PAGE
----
It's been more than a century since Sherlock Holmes first appeared in print and captivated a generation of readers. Arthur Conan Doyle's methodical sleuth has been stirring imaginations ever since — even now, the Holmes canon continues to grow.
The House of Silk — published this fall — is the first new Sherlock Holmes mystery to be authorized by Conan Doyle's estate. Author Anthony Horowitz has been transfixed by the series since receiving the complete Sherlock Holmes for his 16th-birthday present. And it wasn't merely the man and his distinctive methods that so captivated Horowitz — it was the rich atmosphere of 19th century London.
"It's the fog, the cobblestones, the fire flickering, the River Thames, the sound of the Stradivarius, the strange villains," he says. "It's the last gasp of English history before technology takes over. ... It really is the last glimmer of an entire age before it comes to modern times just around the corner. Maybe that's why we want to cling ... to it and remember it."
But as much as Sherlock Holmes was shaped by the Victorian era, he also lends himself — with surprising ease — to contemporary interpretations.
According to Les Klinger, co-editor of A Study in Sherlock, a new collection of stories inspired by the Holmes canon, "We can see him plucked out of Victorian England and plopped into 21st century England with the same effect."
Klinger was also technical adviser for the latest Sherlock Holmes movies, including just-released A Game of Shadows, in which Holmes and his sidekick, Watson, have been reimagined as action figures played by Robert Downey Jr. and Jude Law. It's not as much as a stretch as it seems; Klinger maintains that the original Sherlock really was tough.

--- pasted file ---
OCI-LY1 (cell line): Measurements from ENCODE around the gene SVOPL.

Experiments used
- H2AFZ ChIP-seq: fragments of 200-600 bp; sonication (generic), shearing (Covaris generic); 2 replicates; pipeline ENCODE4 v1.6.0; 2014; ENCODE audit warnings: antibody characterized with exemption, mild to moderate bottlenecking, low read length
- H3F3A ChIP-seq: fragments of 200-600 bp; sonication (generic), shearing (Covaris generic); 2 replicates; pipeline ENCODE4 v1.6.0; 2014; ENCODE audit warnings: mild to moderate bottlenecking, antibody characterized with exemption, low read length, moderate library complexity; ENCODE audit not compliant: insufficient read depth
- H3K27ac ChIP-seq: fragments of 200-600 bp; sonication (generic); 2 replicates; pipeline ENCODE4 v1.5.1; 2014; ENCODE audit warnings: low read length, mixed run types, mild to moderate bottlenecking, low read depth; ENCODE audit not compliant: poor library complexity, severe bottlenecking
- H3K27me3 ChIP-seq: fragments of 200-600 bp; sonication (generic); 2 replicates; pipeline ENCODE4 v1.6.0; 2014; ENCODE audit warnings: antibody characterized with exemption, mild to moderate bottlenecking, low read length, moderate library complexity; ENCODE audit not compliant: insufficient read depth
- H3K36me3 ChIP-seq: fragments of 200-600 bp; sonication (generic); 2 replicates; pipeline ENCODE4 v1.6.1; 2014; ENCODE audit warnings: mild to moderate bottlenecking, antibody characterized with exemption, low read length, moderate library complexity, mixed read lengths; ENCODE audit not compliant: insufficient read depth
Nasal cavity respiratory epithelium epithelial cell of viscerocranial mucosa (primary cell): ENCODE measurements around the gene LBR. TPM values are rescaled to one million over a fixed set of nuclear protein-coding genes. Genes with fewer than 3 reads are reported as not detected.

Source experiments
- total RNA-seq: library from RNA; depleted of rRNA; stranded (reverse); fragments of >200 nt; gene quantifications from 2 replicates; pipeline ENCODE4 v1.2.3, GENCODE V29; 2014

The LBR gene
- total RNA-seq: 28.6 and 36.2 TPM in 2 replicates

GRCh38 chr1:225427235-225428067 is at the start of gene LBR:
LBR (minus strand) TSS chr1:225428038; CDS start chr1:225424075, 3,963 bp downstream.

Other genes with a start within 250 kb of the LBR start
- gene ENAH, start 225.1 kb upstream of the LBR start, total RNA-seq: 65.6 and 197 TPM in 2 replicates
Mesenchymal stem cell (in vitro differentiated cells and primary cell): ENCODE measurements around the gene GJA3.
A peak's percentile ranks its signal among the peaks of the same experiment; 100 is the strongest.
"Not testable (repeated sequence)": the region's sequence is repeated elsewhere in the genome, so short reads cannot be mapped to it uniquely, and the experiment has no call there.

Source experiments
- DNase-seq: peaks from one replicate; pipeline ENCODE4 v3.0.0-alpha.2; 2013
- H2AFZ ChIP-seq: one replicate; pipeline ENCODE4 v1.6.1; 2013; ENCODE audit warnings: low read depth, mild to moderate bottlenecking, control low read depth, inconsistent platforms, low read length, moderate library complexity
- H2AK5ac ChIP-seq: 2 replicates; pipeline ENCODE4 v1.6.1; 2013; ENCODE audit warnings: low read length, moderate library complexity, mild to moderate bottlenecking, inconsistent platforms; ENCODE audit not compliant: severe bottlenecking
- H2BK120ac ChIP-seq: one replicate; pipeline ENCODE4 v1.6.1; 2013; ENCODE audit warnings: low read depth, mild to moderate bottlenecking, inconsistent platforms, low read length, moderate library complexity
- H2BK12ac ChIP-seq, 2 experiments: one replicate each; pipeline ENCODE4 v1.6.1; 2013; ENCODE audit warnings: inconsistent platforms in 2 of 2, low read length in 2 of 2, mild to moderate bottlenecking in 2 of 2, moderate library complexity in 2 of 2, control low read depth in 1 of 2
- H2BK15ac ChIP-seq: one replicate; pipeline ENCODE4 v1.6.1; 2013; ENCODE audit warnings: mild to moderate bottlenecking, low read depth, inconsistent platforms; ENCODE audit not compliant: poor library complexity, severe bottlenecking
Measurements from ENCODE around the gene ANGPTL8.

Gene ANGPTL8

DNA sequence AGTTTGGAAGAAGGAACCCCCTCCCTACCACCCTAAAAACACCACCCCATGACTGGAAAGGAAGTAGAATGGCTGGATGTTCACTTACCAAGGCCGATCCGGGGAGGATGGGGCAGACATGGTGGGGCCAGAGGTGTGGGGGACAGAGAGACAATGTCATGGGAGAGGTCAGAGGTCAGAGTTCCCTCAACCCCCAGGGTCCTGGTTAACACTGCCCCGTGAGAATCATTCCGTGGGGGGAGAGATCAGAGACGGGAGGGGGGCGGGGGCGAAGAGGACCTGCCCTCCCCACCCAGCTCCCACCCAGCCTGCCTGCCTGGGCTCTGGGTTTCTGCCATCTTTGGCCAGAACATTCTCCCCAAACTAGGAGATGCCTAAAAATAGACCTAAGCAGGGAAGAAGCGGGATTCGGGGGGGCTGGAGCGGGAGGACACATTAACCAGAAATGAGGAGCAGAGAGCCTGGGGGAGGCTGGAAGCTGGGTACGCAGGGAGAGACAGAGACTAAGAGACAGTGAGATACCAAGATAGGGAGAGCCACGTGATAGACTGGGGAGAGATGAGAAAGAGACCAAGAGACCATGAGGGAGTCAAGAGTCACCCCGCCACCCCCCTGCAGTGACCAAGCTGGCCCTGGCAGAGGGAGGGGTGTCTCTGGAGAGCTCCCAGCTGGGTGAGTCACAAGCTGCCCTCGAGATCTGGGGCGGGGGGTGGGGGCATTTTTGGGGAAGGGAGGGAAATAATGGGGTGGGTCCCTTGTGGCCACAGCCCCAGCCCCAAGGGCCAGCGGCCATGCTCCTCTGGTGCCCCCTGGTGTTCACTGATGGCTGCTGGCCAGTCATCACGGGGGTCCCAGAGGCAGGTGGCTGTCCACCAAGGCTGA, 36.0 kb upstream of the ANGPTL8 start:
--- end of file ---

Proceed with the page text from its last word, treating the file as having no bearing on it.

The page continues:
"If you read the stories carefully, you'll see that Holmes is an expert with the 'single stick,' which is like fencing. He's also an amateur boxer ... so those elements of the film are not invented, they're there in the original material."
But Holmes as action hero is just one modern manifestation of the character. Laurie King, the other editor of A Study in Sherlock, also created her own contemporary version of Sherlock Holmes. Her character just happens to be a woman named Mary Russell.
King explores the central paradox at the core of Holmes: "He is a misogynist. He is a misanthrope. ... And yet he spends his life helping people. I was interested in what that mind looked liked if instead of being in a Victorian male ... it were in a young feminist 20th century woman."
King says the character of Sherlock Holmes is so malleable and adaptable because he bridges two eras.
"The tools that he used in the late 19th century were very modern. If you look at his forensic techniques, his investigative tools, they are things that are daily used by police departments around the world. In the Victorian era they were cutting age, now they are the basis of what we do."
Perhaps the most contemporary version of Sherlock Holmes can be seen in the BBC/PBS miniseries Sherlock. We meet a thoroughly wired Holmes, addicted to text messaging and taking advantage of all that 21st century technology has to offer. And as in the original stories, his friend Watson has just returned from a war — but this time, he's a shell-shocked veteran from Afghanistan.
But Holmes' appeal has nothing to do with the gadgets, special effects or even his toughness.
"He's outside society," Klinger says. "He is driven by a pursuit for justice, but it's his own brand of justice, and I think part of us yearns to be like that: strong, independent, above worries, above how we fit in with society."
King agrees. "He's a man who has given himself body and soul to the conquest of evil and that's something that speaks to us across the ages."
Whether leaping from buildings in a 21st century action film, reappearing in print in a brand-new mystery or inspiring a new generation of writers, Sherlock Holmes thrives, continuing to solve crimes and capture a new audience. The game is still afoot.
Copyright 2011 National Public Radio. To see more, visit http://www.npr.org/.